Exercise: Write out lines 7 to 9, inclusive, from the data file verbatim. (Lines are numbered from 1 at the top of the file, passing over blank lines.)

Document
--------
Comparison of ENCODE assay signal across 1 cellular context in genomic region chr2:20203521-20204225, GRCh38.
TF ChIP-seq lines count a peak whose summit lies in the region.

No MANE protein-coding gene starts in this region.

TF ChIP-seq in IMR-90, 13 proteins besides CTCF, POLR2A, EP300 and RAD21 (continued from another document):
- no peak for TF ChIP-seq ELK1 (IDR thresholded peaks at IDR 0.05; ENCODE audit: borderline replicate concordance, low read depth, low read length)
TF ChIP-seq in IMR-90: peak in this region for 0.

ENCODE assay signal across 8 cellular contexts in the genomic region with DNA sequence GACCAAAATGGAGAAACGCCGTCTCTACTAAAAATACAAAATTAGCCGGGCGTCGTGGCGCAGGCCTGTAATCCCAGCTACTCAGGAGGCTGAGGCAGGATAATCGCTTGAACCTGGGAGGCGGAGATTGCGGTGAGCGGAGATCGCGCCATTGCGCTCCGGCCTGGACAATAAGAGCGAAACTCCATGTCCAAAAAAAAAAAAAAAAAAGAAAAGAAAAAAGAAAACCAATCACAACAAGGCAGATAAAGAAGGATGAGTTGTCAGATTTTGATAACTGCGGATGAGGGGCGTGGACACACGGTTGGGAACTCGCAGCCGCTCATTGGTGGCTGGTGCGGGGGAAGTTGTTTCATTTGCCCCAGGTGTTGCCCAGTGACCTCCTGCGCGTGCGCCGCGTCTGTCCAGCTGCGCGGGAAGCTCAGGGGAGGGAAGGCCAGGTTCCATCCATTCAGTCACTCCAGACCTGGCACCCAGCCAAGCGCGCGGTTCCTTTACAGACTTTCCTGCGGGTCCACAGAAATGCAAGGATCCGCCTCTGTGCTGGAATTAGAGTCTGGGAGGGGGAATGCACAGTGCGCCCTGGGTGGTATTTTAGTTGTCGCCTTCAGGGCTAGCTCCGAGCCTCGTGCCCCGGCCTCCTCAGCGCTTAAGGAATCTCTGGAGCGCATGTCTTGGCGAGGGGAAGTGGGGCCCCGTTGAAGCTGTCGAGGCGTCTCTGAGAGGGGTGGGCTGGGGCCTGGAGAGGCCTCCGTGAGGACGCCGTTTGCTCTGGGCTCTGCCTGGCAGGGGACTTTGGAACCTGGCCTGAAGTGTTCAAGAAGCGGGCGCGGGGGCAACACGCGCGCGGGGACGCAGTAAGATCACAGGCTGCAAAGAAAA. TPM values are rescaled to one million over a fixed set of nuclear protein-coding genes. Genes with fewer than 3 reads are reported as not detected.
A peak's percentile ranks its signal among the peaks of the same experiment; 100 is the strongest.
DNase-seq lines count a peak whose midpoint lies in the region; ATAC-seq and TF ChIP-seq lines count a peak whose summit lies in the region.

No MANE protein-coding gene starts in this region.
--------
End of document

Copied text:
ENCODE assay signal across 8 cellular contexts in the genomic region with DNA sequence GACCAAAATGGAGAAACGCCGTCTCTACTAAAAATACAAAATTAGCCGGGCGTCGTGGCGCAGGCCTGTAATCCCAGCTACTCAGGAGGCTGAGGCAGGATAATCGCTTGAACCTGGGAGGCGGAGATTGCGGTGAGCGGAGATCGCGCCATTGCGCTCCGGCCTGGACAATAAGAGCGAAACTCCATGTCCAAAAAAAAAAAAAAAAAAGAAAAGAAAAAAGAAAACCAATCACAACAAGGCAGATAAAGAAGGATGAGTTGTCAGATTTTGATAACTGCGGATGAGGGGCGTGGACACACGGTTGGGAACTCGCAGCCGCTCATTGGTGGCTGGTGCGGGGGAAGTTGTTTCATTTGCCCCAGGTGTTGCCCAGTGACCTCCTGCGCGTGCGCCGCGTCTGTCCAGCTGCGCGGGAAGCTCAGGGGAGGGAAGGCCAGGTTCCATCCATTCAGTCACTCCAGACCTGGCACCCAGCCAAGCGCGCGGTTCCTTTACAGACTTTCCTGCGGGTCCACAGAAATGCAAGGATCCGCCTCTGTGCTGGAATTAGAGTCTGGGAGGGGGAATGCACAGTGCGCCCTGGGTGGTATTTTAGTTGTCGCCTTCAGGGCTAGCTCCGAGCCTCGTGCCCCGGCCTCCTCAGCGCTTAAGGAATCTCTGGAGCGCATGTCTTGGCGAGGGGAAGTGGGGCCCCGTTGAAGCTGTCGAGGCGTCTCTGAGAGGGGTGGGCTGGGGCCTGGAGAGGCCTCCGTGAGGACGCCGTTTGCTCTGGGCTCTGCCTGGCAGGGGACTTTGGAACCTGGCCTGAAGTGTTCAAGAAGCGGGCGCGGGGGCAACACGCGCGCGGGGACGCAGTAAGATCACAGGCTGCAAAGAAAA. TPM values are rescaled to one million over a fixed set of nuclear protein-coding genes. Genes with fewer than 3 reads are reported as not detected.
A peak's percentile ranks its signal among the peaks of the same experiment; 100 is the strongest.
DNase-seq lines count a peak whose midpoint lies in the region; ATAC-seq and TF ChIP-seq lines count a peak whose summit lies in the region.